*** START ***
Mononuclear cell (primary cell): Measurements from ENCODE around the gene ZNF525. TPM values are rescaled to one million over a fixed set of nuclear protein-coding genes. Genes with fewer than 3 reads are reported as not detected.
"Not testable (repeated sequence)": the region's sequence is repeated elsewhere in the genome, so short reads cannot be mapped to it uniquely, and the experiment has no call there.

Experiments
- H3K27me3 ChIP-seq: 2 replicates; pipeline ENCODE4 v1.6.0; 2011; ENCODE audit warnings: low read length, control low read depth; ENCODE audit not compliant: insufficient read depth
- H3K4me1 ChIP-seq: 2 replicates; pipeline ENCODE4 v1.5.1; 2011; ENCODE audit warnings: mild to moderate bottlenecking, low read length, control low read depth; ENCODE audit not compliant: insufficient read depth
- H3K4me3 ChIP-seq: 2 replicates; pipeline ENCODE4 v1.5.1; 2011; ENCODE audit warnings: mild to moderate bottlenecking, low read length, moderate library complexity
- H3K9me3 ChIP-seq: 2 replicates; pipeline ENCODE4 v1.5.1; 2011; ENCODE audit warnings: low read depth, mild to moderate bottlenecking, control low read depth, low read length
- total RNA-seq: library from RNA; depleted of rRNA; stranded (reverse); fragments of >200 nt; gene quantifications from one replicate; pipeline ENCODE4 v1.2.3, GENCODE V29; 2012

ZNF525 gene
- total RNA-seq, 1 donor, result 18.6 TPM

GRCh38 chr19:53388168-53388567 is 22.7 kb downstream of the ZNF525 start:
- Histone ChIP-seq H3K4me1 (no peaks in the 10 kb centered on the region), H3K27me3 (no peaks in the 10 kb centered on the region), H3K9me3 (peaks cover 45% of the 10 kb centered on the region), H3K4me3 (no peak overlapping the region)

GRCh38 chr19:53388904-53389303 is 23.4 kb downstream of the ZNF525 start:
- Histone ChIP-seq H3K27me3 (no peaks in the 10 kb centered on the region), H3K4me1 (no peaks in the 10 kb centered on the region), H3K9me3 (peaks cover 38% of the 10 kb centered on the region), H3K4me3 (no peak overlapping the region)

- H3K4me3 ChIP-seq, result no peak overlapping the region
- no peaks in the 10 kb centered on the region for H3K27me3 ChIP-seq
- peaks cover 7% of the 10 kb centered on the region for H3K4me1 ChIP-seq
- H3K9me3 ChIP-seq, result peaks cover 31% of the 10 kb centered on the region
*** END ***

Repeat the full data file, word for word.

Mononuclear cell (primary cell): Measurements from ENCODE around the gene ZNF525. TPM values are rescaled to one million over a fixed set of nuclear protein-coding genes. Genes with fewer than 3 reads are reported as not detected.
"Not testable (repeated sequence)": the region's sequence is repeated elsewhere in the genome, so short reads cannot be mapped to it uniquely, and the experiment has no call there.

Experiments
- H3K27me3 ChIP-seq: 2 replicates; pipeline ENCODE4 v1.6.0; 2011; ENCODE audit warnings: low read length, control low read depth; ENCODE audit not compliant: insufficient read depth
- H3K4me1 ChIP-seq: 2 replicates; pipeline ENCODE4 v1.5.1; 2011; ENCODE audit warnings: mild to moderate bottlenecking, low read length, control low read depth; ENCODE audit not compliant: insufficient read depth
- H3K4me3 ChIP-seq: 2 replicates; pipeline ENCODE4 v1.5.1; 2011; ENCODE audit warnings: mild to moderate bottlenecking, low read length, moderate library complexity
- H3K9me3 ChIP-seq: 2 replicates; pipeline ENCODE4 v1.5.1; 2011; ENCODE audit warnings: low read depth, mild to moderate bottlenecking, control low read depth, low read length
- total RNA-seq: library from RNA; depleted of rRNA; stranded (reverse); fragments of >200 nt; gene quantifications from one replicate; pipeline ENCODE4 v1.2.3, GENCODE V29; 2012

ZNF525 gene
- total RNA-seq, 1 donor, result 18.6 TPM

GRCh38 chr19:53388168-53388567 is 22.7 kb downstream of the ZNF525 start:
- Histone ChIP-seq H3K4me1 (no peaks in the 10 kb centered on the region), H3K27me3 (no peaks in the 10 kb centered on the region), H3K9me3 (peaks cover 45% of the 10 kb centered on the region), H3K4me3 (no peak overlapping the region)

GRCh38 chr19:53388904-53389303 is 23.4 kb downstream of the ZNF525 start:
- Histone ChIP-seq H3K27me3 (no peaks in the 10 kb centered on the region), H3K4me1 (no peaks in the 10 kb centered on the region), H3K9me3 (peaks cover 38% of the 10 kb centered on the region), H3K4me3 (no peak overlapping the region)

- H3K4me3 ChIP-seq, result no peak overlapping the region
- no peaks in the 10 kb centered on the region for H3K27me3 ChIP-seq
- peaks cover 7% of the 10 kb centered on the region for H3K4me1 ChIP-seq
- H3K9me3 ChIP-seq, result peaks cover 31% of the 10 kb centered on the region